Youth and History – the Project's History

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The History of the Project
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The first meeting of interested colleagues invited to Bergen November 28th to December 1st 1991, was hosted by {Magne Angvik} and sponsored by The Norwegian Research Council for Science and the Humanities (NAVF) and {Bergen College of Higher Education}. 12 persons from 9 countries were present. The project idea was received with great enthusiasm by all participants, and the initiators were asked to develop the project further, to apply for money and prepare a common questionnaire. To all the involved persons it was very important to secure a sufficient participation from Eastern Europe, and {László Kéri}, {Institute for Political Science of the Hungarian Academy of Science}, Budapest, was asked to take the responsibility for this task.

Since he was managing the project, {Magne Angvik} got the responsibility for conducting the work of developing a common questionnaire for a planned pretest, and {Bodo von Borries} was asked to take care of analyzing the results of this test. Furthermore, the initiators planned to meet again about one year later.

The pretest was arranged in spring 1992 involving the following 9 countries: Norway, Sweden, Poland, Russia, Hungary, Italy, France, Germany and Great Britain. 900 students, most of them attending the 8th class, participated. The preliminary results were presented by{ Bodo von Borrie}s at the second conference of the project at Tisvildeleje near Copenhagen November 26th to 29th 1992, with {Vagn Oluf Nielsen} as host. The conference was sponsored by NAVF. At this meeting 12 persons from 10 countries participated. The results of the pretest were so encouraging that the meeting decided to accomplish a full scale investigation on national samples from some more countries in Europe as soon as possible.

We were aiming at a conference for all persons involved approximately once a year, and the next conference for the involved persons in the project was held at Alcsutdoboz, Hungary October 21st to 24th, 1993.{ László Kéri} was our host, and at the meeting sponsored by The Hungarian National Scientific Research Fund (OTKA) 14 persons from 12 countries took part.

In 1994 our meeting for the persons involved in the project was held at Suitia, Finland, from August 25th to 28th, with {Sirkka Ahonen} as hostess. The meeting was sponsored by {The National Board of Education} in Finland, and attended by 20 participants from 15 countries.

Until 1994 the expansion of the number of participating countries had been moderate. The next year the number exploded, and at the conference in 1995 in Bolzano/Bozen in Italy October 5th to 8th, 34 participants from 23 countries took part. The meeting was sponsored by the{ Körber Foundation}, Germany, and {Franz Lanthaler}, responsible for an investigation among bilingual students in South Tyrol, was our host.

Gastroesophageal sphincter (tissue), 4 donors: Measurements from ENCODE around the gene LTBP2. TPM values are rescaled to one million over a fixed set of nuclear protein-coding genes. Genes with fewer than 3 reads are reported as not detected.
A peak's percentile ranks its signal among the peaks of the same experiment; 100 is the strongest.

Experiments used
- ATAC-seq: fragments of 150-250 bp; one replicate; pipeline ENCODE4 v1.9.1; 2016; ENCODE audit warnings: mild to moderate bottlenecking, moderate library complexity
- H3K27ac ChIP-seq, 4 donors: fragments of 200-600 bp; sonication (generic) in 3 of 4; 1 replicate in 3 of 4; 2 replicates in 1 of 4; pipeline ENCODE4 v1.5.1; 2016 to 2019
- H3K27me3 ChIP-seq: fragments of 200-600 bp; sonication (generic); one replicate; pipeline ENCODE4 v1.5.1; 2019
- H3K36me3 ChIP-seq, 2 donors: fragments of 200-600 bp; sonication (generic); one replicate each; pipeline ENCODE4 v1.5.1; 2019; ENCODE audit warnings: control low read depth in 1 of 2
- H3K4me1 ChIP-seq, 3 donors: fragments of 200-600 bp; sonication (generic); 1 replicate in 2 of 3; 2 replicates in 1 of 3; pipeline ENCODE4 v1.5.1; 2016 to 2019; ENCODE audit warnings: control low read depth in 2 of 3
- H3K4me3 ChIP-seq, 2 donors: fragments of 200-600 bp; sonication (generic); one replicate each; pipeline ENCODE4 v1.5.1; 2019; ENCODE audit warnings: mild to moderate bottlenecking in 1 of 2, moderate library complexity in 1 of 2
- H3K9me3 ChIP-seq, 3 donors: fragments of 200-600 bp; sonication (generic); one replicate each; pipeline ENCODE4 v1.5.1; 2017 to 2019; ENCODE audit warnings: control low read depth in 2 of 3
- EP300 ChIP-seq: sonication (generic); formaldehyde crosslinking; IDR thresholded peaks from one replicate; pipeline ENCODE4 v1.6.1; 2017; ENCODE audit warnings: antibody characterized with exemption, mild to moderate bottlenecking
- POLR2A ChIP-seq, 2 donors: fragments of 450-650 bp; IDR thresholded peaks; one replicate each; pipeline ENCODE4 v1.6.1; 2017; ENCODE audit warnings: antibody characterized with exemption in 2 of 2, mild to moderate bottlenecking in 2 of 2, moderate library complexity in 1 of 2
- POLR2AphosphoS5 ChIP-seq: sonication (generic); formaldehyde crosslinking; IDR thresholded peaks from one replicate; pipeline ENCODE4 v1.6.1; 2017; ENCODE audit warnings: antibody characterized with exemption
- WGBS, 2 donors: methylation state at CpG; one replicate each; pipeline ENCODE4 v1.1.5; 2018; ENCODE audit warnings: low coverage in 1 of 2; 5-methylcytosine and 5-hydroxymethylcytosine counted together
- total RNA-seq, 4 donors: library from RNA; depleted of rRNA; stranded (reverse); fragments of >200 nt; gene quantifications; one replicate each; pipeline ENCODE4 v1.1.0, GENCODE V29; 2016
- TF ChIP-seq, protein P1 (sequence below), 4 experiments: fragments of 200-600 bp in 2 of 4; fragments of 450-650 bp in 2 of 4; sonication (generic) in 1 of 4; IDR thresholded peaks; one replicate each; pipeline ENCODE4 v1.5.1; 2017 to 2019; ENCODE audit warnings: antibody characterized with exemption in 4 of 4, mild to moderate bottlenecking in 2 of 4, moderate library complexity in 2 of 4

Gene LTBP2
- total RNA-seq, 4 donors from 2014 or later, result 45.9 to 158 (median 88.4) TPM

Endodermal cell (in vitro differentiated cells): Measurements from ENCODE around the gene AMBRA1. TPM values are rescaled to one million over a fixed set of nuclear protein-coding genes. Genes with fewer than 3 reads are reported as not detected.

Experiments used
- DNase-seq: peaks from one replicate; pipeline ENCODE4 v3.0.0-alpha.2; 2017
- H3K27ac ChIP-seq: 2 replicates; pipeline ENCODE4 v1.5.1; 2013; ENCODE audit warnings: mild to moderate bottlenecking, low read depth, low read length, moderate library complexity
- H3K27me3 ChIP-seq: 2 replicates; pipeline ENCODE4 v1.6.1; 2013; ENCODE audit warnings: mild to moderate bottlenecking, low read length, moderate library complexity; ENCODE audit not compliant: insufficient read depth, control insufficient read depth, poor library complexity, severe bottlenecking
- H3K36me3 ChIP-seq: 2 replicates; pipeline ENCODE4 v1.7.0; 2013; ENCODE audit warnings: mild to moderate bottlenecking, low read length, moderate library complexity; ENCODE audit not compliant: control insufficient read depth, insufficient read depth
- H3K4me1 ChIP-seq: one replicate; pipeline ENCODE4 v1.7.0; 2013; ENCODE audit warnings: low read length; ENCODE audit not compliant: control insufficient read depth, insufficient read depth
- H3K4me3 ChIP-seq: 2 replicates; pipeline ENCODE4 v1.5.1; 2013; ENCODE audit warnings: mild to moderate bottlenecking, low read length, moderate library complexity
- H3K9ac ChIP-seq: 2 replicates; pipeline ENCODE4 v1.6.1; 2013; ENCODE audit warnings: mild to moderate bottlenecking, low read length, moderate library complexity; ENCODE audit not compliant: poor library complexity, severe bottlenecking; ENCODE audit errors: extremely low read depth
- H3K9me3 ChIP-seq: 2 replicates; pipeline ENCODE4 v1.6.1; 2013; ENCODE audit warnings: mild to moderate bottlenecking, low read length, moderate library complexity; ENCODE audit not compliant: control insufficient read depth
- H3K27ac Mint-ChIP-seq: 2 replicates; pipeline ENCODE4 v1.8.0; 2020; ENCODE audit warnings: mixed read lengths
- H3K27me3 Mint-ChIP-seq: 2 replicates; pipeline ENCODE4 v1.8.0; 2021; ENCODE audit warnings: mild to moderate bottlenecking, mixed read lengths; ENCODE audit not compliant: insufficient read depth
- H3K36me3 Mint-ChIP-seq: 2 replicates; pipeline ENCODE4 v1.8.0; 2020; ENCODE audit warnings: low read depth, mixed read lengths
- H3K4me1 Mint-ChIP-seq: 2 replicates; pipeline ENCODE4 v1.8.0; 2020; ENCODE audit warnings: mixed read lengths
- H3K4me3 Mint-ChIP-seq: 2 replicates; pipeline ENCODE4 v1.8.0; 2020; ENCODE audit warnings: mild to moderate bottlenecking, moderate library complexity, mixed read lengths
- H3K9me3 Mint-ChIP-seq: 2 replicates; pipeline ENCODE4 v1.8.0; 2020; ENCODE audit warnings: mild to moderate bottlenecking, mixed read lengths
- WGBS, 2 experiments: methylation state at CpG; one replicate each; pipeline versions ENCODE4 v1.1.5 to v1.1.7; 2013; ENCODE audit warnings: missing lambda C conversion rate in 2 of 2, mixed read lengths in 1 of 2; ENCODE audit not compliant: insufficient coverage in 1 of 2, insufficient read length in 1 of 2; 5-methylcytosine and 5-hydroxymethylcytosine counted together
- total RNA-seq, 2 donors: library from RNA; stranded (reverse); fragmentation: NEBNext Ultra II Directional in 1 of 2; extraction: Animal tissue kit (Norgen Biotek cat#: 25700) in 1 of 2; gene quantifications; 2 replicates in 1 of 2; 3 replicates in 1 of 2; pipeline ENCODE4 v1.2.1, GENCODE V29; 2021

As 1996 was going to be the year for planning the first common publication of the project, we were hoping to be able to arrange two conferences, and we managed to do so. The first one was held at Sde Boker, Israel, May 26th to 29th, partly sponsored by {Ben Gurion University of the Negev}. With {Dan Bar-On} as our host. 30 persons from 22 countries were present.

Our second conference in 1996 took place in Delphi, Greece, October 10th to 13th, partly sponsored by The Greek Ministry of Culture, with {Thalia Dragona}s and {Anna Frangoudaki} as our hostesses. 26 persons from 19 countries participated.

These details on the annual meetings are mentioned above because of the importance of the conferences in our project. Democracy and cooperation are two key words in the organisation of the project. To participate means a lot of extra work and burdens the persons involved with a lot of responsibility. Therefore a body with all the persons involved with open discussions and democratic decisions is very important as a forum where one can influence the work. As the project has developed the participants have been brought into the decision making as much as possible. The meetings have therefore functioned as a „general assembly“ giving the participants „ownership“ to the project and giving the leaders of the group suggestions and recommendations for future work. The questionnaire has e.g. been discussed at many meetings: Everyone had the possibility to propose and formulate questions (some used this possibility to a high extent) and decisions concerning the content of the questionnaire were often taken through majority voting.